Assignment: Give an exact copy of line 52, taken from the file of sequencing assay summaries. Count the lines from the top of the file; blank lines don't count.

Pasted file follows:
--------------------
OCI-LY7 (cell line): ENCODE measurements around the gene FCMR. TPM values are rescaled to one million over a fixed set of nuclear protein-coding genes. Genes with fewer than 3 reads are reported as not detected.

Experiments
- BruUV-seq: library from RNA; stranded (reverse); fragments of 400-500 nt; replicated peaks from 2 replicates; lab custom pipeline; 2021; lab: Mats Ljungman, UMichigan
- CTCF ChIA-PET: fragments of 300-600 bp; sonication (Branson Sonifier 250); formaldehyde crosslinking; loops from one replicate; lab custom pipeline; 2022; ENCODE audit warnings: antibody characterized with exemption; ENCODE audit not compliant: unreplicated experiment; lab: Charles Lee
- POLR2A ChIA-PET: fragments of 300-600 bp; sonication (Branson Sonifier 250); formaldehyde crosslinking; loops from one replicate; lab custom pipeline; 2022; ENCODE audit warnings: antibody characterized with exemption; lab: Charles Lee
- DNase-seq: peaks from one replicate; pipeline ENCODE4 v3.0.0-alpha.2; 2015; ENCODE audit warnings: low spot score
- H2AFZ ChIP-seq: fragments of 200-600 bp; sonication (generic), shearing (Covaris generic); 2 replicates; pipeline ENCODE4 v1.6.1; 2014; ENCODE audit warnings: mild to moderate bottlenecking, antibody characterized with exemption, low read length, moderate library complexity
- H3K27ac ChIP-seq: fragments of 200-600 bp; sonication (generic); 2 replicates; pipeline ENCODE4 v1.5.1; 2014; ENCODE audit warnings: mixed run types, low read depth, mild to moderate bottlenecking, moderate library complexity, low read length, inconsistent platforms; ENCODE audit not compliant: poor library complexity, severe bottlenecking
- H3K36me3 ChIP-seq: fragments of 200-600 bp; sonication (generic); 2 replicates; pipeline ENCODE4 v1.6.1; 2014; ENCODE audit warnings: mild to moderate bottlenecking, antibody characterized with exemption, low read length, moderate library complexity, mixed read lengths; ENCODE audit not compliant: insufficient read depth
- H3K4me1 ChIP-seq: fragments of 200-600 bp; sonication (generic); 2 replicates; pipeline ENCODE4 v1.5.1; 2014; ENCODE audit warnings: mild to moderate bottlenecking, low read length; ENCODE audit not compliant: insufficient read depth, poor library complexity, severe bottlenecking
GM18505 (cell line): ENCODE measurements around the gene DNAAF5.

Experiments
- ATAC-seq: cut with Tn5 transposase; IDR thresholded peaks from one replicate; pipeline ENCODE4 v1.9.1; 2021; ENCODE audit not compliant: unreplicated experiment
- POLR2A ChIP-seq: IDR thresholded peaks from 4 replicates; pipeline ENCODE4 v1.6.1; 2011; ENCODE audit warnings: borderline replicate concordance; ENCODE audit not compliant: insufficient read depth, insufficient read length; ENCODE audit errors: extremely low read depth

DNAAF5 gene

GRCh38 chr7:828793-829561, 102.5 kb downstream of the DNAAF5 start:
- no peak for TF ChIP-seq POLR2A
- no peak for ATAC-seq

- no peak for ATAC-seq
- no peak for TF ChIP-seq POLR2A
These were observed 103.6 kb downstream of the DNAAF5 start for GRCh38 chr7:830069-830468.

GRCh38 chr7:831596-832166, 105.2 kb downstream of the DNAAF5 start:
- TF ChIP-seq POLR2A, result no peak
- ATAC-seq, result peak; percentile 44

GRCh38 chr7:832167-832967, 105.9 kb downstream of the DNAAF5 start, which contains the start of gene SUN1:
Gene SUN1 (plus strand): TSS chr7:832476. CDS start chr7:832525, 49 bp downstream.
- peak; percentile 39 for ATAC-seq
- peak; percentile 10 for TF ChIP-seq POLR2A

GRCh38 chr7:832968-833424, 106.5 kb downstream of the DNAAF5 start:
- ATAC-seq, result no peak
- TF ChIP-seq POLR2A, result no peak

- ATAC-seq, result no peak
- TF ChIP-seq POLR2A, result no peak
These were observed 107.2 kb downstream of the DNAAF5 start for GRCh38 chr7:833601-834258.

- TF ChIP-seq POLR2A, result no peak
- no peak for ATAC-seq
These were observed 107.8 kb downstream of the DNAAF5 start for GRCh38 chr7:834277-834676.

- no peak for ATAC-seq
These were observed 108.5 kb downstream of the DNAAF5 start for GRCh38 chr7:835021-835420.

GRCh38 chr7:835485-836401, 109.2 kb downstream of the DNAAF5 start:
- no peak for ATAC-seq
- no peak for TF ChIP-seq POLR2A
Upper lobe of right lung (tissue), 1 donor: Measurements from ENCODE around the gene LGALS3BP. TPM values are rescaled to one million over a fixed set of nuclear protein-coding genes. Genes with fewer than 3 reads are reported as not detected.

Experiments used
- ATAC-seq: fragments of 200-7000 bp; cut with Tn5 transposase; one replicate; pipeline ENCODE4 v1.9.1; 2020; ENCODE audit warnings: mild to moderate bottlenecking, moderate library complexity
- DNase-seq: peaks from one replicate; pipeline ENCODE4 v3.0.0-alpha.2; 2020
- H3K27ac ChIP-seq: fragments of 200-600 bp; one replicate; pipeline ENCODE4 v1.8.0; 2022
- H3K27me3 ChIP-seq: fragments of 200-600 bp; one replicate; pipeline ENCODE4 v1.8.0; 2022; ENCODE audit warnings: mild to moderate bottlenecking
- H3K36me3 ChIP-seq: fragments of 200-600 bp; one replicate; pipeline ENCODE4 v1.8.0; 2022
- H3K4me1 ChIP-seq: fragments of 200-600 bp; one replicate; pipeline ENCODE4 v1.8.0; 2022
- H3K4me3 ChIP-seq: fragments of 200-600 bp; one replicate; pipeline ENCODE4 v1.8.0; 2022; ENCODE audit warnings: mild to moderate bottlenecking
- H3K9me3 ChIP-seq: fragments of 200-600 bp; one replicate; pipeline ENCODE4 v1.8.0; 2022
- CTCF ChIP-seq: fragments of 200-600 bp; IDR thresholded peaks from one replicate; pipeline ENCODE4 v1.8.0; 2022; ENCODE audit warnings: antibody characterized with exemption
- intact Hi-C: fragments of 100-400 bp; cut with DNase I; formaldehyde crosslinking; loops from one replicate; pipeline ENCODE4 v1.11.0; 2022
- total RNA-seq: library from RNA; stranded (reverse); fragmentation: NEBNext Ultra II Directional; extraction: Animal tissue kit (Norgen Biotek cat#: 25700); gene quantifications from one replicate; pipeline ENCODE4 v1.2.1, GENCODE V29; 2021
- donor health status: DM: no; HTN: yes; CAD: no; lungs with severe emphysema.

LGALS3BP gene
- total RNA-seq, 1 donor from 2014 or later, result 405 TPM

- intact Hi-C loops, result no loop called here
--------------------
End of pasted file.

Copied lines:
- H3K9me3 ChIP-seq: fragments of 200-600 bp; one replicate; pipeline ENCODE4 v1.8.0; 2022